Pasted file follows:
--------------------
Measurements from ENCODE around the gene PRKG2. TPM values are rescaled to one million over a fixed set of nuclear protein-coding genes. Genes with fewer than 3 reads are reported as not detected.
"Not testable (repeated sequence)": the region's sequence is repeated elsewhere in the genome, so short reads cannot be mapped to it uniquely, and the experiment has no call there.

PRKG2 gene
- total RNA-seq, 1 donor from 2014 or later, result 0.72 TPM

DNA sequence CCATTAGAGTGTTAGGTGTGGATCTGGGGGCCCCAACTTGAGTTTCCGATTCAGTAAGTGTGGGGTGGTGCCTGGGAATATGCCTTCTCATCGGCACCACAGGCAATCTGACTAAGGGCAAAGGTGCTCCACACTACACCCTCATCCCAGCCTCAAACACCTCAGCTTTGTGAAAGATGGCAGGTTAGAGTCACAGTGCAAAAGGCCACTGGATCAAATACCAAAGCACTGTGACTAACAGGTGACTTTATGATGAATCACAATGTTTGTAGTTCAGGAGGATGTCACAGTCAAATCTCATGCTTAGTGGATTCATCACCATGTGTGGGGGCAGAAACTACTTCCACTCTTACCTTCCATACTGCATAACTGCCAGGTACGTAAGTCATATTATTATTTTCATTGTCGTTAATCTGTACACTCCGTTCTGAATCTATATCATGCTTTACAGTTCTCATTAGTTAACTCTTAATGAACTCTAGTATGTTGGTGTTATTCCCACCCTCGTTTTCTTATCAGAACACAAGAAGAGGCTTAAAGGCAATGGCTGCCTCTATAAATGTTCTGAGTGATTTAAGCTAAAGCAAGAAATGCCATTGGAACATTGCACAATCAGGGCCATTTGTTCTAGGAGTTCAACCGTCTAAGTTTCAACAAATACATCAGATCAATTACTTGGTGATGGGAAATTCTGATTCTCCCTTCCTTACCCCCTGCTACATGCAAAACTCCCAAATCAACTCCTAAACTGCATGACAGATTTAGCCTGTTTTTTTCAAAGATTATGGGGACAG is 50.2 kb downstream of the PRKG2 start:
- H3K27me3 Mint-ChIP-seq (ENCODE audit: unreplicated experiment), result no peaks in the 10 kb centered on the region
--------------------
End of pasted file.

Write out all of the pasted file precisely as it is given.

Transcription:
Measurements from ENCODE around the gene PRKG2. TPM values are rescaled to one million over a fixed set of nuclear protein-coding genes. Genes with fewer than 3 reads are reported as not detected.
"Not testable (repeated sequence)": the region's sequence is repeated elsewhere in the genome, so short reads cannot be mapped to it uniquely, and the experiment has no call there.

PRKG2 gene
- total RNA-seq, 1 donor from 2014 or later, result 0.72 TPM

DNA sequence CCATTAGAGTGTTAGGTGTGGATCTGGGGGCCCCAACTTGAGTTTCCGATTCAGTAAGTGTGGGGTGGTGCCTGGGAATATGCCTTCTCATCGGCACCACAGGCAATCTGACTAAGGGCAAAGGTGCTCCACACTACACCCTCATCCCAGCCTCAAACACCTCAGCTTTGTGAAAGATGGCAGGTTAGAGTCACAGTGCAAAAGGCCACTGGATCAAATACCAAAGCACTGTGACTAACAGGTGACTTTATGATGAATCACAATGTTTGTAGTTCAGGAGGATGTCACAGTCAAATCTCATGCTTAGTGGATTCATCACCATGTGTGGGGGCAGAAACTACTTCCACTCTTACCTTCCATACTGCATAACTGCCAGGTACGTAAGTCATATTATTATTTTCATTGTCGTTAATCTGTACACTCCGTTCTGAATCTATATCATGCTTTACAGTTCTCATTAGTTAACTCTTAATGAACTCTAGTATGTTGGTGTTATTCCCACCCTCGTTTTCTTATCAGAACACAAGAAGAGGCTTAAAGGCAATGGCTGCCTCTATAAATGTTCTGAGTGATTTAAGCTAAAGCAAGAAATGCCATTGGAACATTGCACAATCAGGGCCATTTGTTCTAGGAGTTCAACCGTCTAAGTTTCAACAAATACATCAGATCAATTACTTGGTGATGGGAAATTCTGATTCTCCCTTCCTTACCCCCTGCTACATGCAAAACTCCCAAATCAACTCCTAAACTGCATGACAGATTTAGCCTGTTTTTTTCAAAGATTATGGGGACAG is 50.2 kb downstream of the PRKG2 start:
- H3K27me3 Mint-ChIP-seq (ENCODE audit: unreplicated experiment), result no peaks in the 10 kb centered on the region